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More thoughts on e-Portfolios

April 14th, 2011 by Graham Attwell

E-Portfolios just won’t go away. I has an interesting email the other day from a friend in Austria (yes I know it is old fashioned to use email, but I still do sometimes 🙂 ). Graham, she said, I am looking at e-portfolio’s from a techno-sociological view on ICT based innovation. “For me it is still strange, how many initiatives have been out there and why in – especially German-speaking countries – so little uptake is to be seen.

And I agree totally with you that it is more than the software, rather the tension of the educational
system which does not really want an individual development….”

I think the issue of e-portfolios remains interesting, not least in that we have a relatively mature, socio technical development which can provide us some understanding of the issues involved in the use of technology for learning.

Here are a few observations:

  1. Often e-Portfolios have been introduced in situations where they are not really relevant or useful. Especially in north america, they have often been viewed by students as another layer of assessment and not only unnecessary but an aditional burden of externally imposed testing.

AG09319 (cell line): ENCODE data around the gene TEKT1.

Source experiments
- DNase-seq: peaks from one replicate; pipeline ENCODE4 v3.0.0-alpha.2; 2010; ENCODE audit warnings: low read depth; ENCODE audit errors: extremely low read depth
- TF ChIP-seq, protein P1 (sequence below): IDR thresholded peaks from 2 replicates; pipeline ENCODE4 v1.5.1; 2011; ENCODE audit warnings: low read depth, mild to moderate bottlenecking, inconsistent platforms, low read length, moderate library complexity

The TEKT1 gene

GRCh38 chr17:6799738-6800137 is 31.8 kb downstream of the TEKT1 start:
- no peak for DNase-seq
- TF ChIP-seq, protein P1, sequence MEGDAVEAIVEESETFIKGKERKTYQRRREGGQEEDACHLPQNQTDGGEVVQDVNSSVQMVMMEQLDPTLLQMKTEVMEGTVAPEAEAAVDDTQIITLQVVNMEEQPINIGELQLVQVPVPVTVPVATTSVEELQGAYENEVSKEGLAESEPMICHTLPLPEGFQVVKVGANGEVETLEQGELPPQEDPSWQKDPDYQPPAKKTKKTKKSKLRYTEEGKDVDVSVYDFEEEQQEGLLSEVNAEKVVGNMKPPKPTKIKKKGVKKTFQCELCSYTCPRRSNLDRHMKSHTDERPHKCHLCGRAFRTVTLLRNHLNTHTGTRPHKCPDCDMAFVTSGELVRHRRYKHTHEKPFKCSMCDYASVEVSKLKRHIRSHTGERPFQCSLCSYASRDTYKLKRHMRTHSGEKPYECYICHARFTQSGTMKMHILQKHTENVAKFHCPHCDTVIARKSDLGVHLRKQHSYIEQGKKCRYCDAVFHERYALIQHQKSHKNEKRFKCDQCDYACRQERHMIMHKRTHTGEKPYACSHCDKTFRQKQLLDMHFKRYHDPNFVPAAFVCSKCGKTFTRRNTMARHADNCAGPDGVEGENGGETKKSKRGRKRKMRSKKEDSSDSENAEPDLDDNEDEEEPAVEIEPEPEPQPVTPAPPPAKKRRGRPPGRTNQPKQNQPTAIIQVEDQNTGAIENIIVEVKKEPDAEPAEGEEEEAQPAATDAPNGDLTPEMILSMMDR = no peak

2. Allied to the above e_Portfolio design has too often been obsessed with outcomes and assessment systems, to the extent of ignoring any learning which cannot be accounted for within the formal course struture.
  3. When lined to more radical pedagogical thinking, the use of e-Portfolios has often been constrained by course and accreditation demands and regulation.
  4. Many people are developing e-Portfolios through the use of social software – it is just that they are not using e-portfolio software and don’t call it an e-Portfolio. But they are using technology to record their achievements and reflect on their learning. Just because this might take place on a blog, on Facebook or Twitter, does it mean it is not an e-portfolio.
  5. E-Portfolio’s have considerable potential in the vocational sector, where they can bring together work and classroom based learning and allow an interlinking of theory and practice. Yet this is one area where there has been limited piloting.

Just one final point. In the UK there seems to be a creeping take up of e-Portfoliso in those occuaptions where continuing professional development is mandatory – e.g teching, medical sector. Hoever, to my knowledge, there is no proper evalaution of this development.

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